The future of water

2017-01-20 09:48
Umgeni Systems manager Seneliso Ndebele explains the function of the Midmar Water Treatment Plant on Thursday in Howick.

Umgeni Systems manager Seneliso Ndebele explains the function of the Midmar Water Treatment Plant on Thursday in Howick. (Chelsea Pieterse)

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The last two and a half years have seen the province in the grips of a “one-in-200-year drought” following the below average rainfall during 2014, 2015 and midway through 2016.

On Thursday, Umgeni Water held a press briefing and tour of the Umgeni Water Treatment Plant in Howick where the state of KwaZulu-Natal’s water, future plans and projects were discussed.

Umgeni Water planning services manager Kevin Meier said that 2014 and 2015 had the second and third lowest rainfall in the province’s history, making it “by far the worst drought Umgeni has faced since its existence”.

He said although good rains had been forecast for the next six months, Umgeni could not “bank on it” and therefore, planning for the future was essential.

Meier said although the province was receiving average rainfall, the major dams in the Mgeni system were still considered “critically low”.

He said if the Spring Grove dam near Mooi River had not been completed before the drought, Midmar dam would have “completely failed already”.

Meier added that the province would need two years of above-average rainfall to fill the Mgeni system to 100%.

He said there had been “a certain amount of apathy” from the public when it came to saving water and therefore, the 15% restrictions and curtailment of water was necessary to save water.

Umgeni Water regional manager Sunil Maharaj said people were “just not saving” and the restrictions had forced people to try and save water.

Maharaj acknowledged the frustrations of the public when the water was switched off for infrastructure repairs or to save water, and did not come back immediately to those living in higher areas. “Switching off water is not like switching off electricity,” he said.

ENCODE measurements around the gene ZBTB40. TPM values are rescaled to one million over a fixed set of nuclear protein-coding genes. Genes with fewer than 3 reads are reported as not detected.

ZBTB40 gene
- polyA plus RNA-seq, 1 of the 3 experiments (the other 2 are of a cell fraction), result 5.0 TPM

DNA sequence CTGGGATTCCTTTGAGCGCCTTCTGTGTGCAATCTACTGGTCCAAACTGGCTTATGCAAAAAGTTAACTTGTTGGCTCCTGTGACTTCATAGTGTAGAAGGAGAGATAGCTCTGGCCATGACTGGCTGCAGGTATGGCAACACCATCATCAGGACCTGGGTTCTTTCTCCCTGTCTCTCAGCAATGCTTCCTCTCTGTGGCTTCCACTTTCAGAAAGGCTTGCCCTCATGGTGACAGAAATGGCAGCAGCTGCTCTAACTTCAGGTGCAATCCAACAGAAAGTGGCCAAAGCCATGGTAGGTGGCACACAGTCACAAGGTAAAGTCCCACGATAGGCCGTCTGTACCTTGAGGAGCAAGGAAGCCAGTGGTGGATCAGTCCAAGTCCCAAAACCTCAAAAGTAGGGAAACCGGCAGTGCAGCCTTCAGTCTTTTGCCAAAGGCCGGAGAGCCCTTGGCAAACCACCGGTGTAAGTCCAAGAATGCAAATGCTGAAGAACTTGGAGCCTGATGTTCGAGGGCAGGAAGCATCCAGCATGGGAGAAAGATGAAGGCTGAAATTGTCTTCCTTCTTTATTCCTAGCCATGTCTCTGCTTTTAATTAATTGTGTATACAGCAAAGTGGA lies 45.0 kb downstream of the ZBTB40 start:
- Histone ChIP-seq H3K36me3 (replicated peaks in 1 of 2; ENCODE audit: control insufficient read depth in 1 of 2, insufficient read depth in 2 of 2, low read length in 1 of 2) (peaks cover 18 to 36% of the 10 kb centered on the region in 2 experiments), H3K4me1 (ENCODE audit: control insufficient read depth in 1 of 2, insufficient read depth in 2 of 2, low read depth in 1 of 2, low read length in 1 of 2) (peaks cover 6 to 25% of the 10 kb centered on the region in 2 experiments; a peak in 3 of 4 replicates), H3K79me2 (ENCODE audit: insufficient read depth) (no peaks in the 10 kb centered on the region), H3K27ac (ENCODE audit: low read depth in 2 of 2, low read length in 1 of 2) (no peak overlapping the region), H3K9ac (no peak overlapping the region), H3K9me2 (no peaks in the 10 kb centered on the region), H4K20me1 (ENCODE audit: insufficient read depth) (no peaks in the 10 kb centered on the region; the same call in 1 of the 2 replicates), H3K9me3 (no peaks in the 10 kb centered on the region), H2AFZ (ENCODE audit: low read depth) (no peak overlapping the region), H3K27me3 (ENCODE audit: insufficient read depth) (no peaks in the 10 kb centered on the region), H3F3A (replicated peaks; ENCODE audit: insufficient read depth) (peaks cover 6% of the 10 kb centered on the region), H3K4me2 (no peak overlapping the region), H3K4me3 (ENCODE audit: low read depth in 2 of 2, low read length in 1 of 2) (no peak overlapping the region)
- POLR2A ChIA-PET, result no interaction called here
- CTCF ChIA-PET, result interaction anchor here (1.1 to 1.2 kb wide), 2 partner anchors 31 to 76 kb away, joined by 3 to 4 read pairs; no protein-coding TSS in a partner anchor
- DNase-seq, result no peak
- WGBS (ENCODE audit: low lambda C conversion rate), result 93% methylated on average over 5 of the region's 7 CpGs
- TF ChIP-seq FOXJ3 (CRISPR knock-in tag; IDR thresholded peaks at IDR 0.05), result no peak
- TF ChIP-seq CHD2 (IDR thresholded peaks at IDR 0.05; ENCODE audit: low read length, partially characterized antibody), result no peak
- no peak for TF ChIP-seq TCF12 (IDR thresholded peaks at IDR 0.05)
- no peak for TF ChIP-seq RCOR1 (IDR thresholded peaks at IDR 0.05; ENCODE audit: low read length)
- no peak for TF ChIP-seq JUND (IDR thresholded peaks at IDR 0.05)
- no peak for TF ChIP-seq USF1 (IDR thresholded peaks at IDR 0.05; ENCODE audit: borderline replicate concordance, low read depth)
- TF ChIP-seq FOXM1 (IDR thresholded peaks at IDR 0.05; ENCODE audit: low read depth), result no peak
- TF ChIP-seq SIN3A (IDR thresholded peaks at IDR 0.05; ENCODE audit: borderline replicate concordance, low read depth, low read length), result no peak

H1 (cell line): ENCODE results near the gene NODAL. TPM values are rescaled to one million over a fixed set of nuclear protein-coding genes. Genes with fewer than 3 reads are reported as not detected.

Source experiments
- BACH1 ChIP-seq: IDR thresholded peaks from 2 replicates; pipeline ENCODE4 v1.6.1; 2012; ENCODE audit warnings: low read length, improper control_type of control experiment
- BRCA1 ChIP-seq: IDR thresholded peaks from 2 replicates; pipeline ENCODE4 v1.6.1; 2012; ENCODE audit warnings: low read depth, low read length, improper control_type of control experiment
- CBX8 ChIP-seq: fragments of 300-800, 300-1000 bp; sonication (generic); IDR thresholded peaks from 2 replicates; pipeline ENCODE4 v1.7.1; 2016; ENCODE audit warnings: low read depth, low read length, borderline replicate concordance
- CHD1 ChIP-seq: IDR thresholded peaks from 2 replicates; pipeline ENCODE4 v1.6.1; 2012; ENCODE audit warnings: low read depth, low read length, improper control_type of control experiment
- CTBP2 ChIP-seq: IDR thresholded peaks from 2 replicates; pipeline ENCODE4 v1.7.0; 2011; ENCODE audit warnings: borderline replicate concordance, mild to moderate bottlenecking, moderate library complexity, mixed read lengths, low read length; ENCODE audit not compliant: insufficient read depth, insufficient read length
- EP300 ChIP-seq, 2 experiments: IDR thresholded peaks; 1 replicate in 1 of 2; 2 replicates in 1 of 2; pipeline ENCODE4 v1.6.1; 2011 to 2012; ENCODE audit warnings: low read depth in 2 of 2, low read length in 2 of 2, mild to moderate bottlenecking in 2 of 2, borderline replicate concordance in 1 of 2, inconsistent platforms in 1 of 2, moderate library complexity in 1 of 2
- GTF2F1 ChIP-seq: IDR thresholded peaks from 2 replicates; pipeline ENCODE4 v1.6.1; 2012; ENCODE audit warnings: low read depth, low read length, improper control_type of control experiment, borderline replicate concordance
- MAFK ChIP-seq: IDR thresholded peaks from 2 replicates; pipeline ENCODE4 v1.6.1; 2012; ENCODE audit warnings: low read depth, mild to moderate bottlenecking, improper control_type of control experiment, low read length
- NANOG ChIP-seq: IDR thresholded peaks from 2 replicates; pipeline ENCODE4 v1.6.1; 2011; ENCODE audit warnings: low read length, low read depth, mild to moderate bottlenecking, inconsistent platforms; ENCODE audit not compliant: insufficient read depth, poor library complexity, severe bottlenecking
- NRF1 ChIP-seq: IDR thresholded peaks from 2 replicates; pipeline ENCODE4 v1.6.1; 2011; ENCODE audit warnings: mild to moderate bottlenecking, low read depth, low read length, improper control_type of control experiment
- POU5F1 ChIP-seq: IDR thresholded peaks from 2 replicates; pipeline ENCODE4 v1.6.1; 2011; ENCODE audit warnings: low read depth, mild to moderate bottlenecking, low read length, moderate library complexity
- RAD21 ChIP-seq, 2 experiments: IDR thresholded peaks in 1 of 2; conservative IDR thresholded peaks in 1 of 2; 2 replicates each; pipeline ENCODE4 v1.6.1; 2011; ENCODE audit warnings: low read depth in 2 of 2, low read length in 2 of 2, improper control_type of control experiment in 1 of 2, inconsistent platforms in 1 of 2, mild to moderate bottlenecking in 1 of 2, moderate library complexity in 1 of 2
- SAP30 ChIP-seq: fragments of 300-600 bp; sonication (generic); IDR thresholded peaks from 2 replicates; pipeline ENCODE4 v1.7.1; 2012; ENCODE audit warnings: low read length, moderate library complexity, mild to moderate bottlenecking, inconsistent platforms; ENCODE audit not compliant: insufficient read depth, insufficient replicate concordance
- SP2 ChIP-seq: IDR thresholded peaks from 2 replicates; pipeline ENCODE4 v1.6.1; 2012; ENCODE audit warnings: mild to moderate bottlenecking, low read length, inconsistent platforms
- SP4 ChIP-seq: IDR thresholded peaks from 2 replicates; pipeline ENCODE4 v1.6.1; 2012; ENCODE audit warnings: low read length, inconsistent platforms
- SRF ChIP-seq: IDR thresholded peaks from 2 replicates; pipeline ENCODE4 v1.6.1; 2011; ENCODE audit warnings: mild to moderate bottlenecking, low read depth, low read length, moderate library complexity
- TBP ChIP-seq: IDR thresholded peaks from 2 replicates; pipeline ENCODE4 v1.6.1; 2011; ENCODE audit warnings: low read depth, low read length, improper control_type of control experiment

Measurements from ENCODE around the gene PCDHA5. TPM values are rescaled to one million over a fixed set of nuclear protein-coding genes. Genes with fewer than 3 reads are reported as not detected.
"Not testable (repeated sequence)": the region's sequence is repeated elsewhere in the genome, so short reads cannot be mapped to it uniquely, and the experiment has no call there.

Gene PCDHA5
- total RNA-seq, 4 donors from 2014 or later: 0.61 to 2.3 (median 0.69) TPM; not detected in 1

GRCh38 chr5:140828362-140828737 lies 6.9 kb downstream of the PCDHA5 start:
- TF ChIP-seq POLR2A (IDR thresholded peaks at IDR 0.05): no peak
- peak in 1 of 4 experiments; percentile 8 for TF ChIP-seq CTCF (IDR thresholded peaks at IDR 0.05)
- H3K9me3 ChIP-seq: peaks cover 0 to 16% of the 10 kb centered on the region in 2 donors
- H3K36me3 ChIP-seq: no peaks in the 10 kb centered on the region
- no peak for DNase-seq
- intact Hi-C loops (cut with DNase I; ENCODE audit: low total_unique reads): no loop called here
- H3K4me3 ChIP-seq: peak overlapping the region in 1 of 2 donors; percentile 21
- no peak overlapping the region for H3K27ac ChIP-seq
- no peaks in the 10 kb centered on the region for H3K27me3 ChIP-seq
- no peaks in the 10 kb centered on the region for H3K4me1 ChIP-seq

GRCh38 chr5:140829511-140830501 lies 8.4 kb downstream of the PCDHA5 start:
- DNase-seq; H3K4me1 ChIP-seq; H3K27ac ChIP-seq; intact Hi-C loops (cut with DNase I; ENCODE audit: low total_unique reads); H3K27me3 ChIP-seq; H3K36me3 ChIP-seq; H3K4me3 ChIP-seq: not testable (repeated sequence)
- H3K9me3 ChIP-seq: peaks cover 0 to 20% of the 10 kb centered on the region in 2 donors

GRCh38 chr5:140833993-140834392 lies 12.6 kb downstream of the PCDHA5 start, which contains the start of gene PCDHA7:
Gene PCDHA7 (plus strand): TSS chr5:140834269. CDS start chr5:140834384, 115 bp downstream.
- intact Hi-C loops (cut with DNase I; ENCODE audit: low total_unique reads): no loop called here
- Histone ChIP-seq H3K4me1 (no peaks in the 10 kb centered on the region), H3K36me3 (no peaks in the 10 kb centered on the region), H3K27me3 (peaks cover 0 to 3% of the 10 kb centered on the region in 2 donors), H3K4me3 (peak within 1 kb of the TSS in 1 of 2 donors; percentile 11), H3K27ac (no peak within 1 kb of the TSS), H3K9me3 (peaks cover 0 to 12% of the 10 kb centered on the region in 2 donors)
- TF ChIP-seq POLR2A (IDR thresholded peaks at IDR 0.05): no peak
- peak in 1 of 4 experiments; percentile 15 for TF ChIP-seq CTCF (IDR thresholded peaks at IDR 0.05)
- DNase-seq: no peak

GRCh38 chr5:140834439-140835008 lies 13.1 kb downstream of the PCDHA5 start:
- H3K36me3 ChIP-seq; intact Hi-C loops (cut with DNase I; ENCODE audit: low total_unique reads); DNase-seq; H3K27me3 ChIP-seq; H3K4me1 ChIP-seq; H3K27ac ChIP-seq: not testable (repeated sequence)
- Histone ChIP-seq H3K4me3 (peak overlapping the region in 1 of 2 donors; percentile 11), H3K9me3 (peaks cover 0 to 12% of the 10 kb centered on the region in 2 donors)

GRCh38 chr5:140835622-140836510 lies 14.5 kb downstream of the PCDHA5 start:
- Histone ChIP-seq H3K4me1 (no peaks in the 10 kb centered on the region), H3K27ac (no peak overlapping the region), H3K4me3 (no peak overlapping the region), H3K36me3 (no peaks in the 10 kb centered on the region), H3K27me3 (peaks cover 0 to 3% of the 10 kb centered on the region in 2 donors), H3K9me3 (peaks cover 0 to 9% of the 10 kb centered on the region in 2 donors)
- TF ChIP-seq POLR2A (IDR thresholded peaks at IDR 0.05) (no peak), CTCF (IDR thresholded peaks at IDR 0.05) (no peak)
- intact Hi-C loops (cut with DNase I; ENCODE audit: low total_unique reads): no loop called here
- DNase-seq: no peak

“If the water is switched off at night, the pipe is drained of all water so when it is switched on in the morning, it has to fill from the bottom, upwards.

“It takes time to fill and all depends on the hydraulics and the water pressure. It is a process,” he said.

Umgeni Water director Cyril Gamede said at the briefing that municipalities were not investing in storing water.

“If the water is shut down for six hours, when it is turned back on, they find they have run out of water because they have not invested in storage.”

He said municipalities should have 48 hours worth of water stored for when pipes were shut down for maintenance and repairs.

Umgeni Water is working on a “universal plan” to supply water to the entire province.

Umgeni Water does not currently supply bulk potable water to Zululand, Amajuba, Umkhanyakude, Uthukela, Uthungulu and Umzinyathi.

Umgeni Water director Cyril Gamede said yesterday they were leading a project that was near completion that would see access to water for all.

The Midmar Water Treatment Plant is undergoing an upgrade which is expected to be completed in June this year.

The plant will cost R245 million and will see its capacity increase from 250 million litres a day to 375 million litres a day.

The plant will also be duplicating the raw water pipeline at a cost of R144 million and will be completed next month.

The water and sanitation department have also commissioned the uMkhomazi Water Project at a cost of R18 billion.

In a presentation by Umgeni Water planning service manager, Kevin Meier yesterday, he said that Pietermaritzburg and Durban jointly receive their water from the Mgneni system.

Meier said the long-term requirements of the two cities exceeded the yield of the system and therefore, the next resource to tap into was identified as the uMkhomazi project at Smithfield Dam, near Richmond.

The project will assist in supplying water to eThekweni and Pietermaritzburg, therefore meeting the long-term water requirements for the two areas.

Read more on:    pietermaritzburg  |  drought  |  water crisis

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